After starting for almost all of his nine-year career, will a move to the bench re-ignite Isaiah Thomas’ career? If Thomas does buy into his bench role, is the Sixth Man of the Year award a real possibility for the two-time All-Star?
After signing a one-year deal worth $2 million with the Denver Nuggets this offseason, Thomas projects to be the teams backup point guard behind Jamal Murray putting him in prime position to grab the award for the best bench player in the National Basketball Association. Thomas provides the Nuggets bench unit instant offense with his ability to score from anywhere on the court and make his teammates around him better. His pedigree is certainly as a scorer, but Thomas also averages 5.1 assists per game over his career and does a solid job facilitating to the rest of his teammates.
Thomas’ ability to play with the ball in his hands and get his teammates involved brings a dynamic to the Nuggets second unit that is needed with Will Barton sliding into a starting role. Running with the second unit allows Thomas to feast on the opponents backup point guard, which puts Thomas in an even more advantageous situation when he is on the court. Thomas instantly will be the go-to scorer off the bench, and if there’s one thing Thomas has proven at all his stops along his career, it is that he can score the basketball.
What also bodes well for Thomas is how the rules for sixth man of the year are put into place. In order to be in the running for the award you have to start under 25 games, which shouldn’t be a problem for Thomas with him slated to be the Nuggets backup. So, as long as the Nuggets stay fairly healthy, Thomas shouldn’t start in all but a couple games next season. Reigning sixth man of the year winner Lou Williams came close last season starting in 19 games, and will most likely be Thomas’ greatest competition for the award next season.
All signs point to Thomas being handed the keys to the kingdom with the Nuggets second unit, and it’ll be up too him to run it to perfection. With a career offensive rating of 115, Thomas ranks 18th amongst active players in that category. After posting a career high 28.9 points per game with the Celtics in 2016-17, the Nuggets are hoping the MVP caliber version of Thomas returns next season.
Of the 473 games Thomas has played professionally, 324 have come as a starter. That means that being a bench guard is going to take some getting used to for him after years of leading starting offenses. In order to prove himself once again, Thomas has to accept his role as the backup point guard behind Murray. Accepting his role could come easier than expected for Thomas considering the respect and relationship he already has with Nuggets head coach Michael Malone.
“I trust him, and he trusts me,” Thomas told theScore after a Team USA minicamp practice. “I was just looking for an opportunity with somebody that’s gonna let me be who I am. (Malone)’s one of the first guys in this league to love me for who I am, and gave me the opportunity to go out there and play freely. I know he’s going to give me that opportunity in Denver.”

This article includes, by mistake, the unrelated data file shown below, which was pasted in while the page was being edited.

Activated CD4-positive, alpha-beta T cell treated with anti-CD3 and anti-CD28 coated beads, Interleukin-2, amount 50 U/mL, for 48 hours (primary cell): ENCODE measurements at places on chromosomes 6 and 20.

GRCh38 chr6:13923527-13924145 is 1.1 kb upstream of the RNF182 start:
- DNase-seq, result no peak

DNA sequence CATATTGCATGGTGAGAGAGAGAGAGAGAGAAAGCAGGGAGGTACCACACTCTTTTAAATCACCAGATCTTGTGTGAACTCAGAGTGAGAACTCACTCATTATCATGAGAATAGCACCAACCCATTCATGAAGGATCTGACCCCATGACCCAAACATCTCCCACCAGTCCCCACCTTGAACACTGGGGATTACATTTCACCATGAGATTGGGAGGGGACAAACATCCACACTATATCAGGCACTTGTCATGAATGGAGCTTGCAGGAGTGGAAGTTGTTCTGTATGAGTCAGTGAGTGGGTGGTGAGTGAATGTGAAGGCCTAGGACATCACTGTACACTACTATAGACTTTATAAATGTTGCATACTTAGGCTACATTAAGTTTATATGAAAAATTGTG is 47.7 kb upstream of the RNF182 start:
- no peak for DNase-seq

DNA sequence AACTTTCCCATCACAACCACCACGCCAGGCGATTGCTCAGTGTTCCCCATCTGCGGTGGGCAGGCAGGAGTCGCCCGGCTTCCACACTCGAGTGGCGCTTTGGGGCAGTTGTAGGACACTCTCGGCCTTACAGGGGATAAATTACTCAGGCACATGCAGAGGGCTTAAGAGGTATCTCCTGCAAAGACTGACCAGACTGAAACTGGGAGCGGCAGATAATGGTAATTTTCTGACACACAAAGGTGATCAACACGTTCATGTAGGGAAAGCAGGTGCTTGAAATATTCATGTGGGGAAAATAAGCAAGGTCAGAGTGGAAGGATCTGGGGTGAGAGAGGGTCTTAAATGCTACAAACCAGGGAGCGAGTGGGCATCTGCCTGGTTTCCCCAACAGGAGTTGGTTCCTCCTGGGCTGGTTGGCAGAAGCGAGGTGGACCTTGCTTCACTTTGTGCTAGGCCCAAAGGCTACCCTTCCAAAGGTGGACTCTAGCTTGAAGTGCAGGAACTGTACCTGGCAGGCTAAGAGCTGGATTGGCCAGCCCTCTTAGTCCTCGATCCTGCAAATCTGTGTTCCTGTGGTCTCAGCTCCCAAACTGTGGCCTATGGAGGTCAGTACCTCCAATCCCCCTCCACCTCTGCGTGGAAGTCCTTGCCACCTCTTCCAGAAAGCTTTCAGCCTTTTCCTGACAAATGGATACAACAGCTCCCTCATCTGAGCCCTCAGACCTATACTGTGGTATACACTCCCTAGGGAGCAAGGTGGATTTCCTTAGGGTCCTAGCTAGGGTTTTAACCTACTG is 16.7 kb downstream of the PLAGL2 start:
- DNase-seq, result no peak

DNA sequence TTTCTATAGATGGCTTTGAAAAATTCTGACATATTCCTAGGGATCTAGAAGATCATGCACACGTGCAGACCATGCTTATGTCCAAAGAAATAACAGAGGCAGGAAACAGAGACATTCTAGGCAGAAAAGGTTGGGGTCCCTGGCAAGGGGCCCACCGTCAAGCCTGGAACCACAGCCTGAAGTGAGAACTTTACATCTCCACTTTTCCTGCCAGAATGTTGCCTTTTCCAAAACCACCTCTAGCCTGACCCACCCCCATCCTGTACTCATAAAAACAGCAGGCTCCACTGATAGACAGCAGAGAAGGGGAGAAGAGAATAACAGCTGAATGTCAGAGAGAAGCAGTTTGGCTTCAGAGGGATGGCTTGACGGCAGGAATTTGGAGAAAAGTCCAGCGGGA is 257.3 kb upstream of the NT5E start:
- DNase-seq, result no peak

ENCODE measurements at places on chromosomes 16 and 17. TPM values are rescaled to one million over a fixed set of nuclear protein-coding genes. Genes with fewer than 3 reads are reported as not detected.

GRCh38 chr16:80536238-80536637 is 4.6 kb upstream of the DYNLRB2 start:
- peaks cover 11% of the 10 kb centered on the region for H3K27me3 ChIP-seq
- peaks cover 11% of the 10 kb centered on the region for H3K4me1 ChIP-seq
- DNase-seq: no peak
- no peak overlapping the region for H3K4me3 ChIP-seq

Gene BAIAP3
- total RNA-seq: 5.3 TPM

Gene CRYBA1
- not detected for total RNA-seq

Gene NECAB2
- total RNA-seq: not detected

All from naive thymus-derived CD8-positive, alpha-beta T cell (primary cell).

During the one season Thomas played under Malone, he averaged 20.3 points and 6.3 assists. That season sparked Thomas’ career and it is what ultimately led him back to playing under the coach who helped jumpstart his career.
With 25 games of playoff experience under his belt, Thomas comes in as a veteran on this Nuggets roster. As the Nuggets second-oldest player at 28 (Millsap, 33), Thomas isn’t just the star of the Nuggets second unit, but he’s also considered a veteran leader on one of the NBA’s youngest teams. Still, Thomas has high expectations and expects the Nuggets to be a playoff team next season.
“Be a playoff team,” Thomas said of his aspirations. “That’s the goal. They were one game from the playoffs [last year]. I’m just there to help, in any way I can possibly help. I know [head coach] Mike Malone trusts who I am, as a player and a person, and he’s going to give me the opportunity, and I’m going to take advantage of it,” said Thomas in an interview with Tim Bontemps of the Washington Post.
Since Thomas moved on from the Kings, he’s appeared in the playoffs three times and finished the 2016-17 season fifth in MVP voting. All three of Thomas’ playoff appearances came with the Celtics with the most memorable coming during his MVP-caliber season. Thomas averaged 23.3 points during 15 playoff games and led the Celtics to the Eastern Conference finals where they were ousted by LeBron James and the Cavaliers.
Sixth man of the year or not, Thomas checks off all the boxes the Nuggets are looking for in a backup point guard.
- Playoff experience? Check.
- Dynamic scorer to run the second unit? Check.
- Has the ability close games and come up big in huge situations? Check.
- Has a will to win? Check
- Comes in with a chip on his shoulder and something to prove? Check.
So to answer the question from earlier, could Thomas be the Nuggets missing piece and is the sixth man of the year a real possibility for two time all-star?